PARIS (Reuters) - Former French president Nicolas Sarkozy called on Thursday for the suspension of the Schengen accord that lets people travel without passport checks between 26 European countries, saying the continent’s migration crisis had made it unworkable.
Sarkozy, a conservative who is tipped to seek power again in 2017, told Le Figaro newspaper that centers should be set up outside the European Union to vet people seeking asylum.
He accused Socialist President Francois Hollande of visionless leadership in committing France to take 24,000 asylum seekers from among the mass of people fleeing countries like Syria, Iraq and Afghanistan.
“Schengen no longer works. Nobody can deny it. We need to be lucid and assume the consequence by suspending free movement of non-Europe citizens temporarily within the Schengen area,” Sarkozy, head of the centre-right Les Republicains party, was quoted as saying.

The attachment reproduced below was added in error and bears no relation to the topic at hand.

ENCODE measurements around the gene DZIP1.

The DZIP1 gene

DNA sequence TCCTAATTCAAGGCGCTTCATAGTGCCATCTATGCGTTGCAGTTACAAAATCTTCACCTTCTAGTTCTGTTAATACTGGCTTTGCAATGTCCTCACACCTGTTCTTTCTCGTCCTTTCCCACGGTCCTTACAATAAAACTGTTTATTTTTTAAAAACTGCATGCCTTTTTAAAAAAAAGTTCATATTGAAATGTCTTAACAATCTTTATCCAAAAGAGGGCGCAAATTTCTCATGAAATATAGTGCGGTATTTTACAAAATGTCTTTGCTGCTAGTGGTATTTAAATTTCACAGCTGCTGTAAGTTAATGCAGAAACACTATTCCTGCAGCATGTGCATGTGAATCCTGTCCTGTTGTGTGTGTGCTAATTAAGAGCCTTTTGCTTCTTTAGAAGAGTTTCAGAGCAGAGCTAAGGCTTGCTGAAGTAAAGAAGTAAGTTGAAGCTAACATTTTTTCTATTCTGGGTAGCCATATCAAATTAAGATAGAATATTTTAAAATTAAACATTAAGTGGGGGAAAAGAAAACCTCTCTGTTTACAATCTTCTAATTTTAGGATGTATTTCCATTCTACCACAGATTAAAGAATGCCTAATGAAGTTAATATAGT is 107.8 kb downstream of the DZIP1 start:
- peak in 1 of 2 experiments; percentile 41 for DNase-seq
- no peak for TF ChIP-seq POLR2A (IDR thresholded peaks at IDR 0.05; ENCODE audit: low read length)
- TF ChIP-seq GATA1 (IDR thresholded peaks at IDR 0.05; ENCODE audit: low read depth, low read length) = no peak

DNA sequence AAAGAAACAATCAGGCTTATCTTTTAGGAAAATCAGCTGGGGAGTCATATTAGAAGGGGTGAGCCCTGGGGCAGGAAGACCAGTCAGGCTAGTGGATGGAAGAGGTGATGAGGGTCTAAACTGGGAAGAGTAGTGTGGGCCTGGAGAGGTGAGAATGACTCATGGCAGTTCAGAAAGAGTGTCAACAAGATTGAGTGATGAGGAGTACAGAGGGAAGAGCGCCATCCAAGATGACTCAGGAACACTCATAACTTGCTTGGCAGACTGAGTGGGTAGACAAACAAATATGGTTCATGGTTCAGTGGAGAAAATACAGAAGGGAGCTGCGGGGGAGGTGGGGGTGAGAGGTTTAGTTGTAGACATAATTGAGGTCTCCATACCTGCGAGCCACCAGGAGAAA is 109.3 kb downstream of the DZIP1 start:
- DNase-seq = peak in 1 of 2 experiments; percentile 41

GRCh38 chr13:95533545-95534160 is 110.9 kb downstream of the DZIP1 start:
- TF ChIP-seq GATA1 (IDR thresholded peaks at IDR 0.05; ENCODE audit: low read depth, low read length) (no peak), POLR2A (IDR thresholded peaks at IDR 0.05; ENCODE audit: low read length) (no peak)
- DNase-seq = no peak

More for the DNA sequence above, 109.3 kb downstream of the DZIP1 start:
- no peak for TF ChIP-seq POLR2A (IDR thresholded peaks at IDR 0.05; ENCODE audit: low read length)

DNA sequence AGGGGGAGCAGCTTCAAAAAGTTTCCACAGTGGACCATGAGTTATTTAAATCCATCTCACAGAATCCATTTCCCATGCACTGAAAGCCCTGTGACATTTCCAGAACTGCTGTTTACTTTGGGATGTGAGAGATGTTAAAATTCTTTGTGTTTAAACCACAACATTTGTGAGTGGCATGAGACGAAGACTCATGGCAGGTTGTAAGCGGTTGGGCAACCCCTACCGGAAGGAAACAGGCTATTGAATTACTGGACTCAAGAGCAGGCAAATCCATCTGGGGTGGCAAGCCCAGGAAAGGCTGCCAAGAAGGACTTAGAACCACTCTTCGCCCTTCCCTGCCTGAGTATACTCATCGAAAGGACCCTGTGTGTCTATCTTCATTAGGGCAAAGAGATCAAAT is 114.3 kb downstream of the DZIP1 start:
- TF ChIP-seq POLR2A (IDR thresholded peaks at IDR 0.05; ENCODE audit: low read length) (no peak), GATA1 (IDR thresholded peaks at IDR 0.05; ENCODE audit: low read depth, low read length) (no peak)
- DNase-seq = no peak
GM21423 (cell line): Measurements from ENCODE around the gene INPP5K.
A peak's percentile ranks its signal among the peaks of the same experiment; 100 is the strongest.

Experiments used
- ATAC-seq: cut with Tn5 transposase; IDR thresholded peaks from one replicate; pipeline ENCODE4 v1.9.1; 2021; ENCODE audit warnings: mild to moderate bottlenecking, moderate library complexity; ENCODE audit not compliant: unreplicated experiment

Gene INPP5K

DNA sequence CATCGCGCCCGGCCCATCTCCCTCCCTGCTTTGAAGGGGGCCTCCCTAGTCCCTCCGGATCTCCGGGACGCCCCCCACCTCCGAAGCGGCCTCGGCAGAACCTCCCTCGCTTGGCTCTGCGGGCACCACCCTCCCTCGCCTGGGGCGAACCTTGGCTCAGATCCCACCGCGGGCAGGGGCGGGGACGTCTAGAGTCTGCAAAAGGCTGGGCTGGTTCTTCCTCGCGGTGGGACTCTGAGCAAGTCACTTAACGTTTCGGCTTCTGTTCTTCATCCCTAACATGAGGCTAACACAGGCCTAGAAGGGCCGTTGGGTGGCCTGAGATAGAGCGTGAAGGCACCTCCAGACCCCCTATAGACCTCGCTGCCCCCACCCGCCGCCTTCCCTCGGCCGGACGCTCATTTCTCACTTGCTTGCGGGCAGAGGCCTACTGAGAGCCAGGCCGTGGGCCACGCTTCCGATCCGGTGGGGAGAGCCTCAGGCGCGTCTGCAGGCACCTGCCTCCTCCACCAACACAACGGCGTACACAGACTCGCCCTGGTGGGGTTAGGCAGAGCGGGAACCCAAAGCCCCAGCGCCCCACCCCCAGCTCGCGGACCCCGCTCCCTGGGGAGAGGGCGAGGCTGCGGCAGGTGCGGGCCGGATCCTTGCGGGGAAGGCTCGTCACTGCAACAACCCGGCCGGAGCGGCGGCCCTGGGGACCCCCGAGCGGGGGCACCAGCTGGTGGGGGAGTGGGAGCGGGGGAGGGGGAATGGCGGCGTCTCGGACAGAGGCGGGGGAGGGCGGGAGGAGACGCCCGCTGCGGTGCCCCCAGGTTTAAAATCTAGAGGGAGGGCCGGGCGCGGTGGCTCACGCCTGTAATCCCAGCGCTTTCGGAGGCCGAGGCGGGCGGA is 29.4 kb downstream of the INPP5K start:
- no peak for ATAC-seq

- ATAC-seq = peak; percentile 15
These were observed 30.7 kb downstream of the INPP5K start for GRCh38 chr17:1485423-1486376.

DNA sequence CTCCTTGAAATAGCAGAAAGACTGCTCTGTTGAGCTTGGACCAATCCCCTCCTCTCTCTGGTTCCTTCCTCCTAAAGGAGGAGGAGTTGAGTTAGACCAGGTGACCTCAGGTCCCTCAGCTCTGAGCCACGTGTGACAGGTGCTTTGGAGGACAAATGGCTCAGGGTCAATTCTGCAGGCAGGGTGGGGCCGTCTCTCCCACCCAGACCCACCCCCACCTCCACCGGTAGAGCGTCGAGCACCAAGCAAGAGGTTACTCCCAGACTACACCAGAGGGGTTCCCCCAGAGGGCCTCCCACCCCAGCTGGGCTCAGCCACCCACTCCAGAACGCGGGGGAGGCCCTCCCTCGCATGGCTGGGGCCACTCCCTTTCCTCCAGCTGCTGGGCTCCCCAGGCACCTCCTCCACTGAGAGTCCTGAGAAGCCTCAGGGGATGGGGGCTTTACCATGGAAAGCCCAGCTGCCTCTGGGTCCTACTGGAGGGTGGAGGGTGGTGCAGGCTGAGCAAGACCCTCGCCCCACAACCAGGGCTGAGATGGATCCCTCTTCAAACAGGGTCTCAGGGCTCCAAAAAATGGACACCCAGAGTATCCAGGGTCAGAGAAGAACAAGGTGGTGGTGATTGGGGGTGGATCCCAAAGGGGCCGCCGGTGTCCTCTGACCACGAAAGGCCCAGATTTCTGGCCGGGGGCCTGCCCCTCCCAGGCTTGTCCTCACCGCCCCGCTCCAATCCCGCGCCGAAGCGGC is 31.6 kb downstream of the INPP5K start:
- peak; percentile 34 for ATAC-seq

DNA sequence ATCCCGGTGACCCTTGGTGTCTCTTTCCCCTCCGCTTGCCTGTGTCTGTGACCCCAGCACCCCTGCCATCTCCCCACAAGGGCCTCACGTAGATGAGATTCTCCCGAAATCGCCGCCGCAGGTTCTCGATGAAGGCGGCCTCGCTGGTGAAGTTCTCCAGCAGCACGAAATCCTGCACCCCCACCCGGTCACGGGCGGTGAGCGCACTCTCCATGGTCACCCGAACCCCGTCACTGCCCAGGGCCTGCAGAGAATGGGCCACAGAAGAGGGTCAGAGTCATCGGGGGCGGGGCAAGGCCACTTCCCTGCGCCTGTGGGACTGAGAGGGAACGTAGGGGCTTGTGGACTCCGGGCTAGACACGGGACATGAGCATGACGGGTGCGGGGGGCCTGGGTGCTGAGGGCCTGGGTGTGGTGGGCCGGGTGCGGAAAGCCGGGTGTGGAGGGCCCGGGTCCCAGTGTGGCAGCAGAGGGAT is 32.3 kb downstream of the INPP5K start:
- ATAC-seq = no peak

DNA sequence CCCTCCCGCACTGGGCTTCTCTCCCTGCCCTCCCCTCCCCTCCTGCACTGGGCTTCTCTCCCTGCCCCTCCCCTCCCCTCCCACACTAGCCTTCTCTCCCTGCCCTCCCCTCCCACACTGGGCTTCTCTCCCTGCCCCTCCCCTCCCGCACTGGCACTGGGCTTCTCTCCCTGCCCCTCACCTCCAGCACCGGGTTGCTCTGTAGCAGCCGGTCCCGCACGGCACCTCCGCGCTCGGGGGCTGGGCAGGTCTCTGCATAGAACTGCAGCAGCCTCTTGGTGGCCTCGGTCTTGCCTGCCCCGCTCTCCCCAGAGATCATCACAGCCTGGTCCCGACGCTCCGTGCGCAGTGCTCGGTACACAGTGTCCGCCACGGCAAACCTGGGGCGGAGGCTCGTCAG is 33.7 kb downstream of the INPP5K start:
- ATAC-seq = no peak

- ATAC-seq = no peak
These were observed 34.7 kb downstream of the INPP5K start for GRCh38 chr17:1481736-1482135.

Borderers travel is one of the EU’s proudest achievements but the system has come under strain as tens of thousands of migrants and refugees arriving in southern Europe have taken advantage of it to travel north to wealthier nations like Germany.
Sarkozy, who was president from 2007 to 2012, said the EU needed to first forge a common policy on migrants. War refugees should only be welcomed temporarily, with the goal of sending them back to their country of origin once conflict there ceased.
He argued for a policy that distinguished between political refugees who would get 10-year visas, war refugees whose stay would be temporary, and economic refugees whom he said countries like France could no longer afford to accommodate.
Reporting by Brian Love; Editing by Mark Trevelyan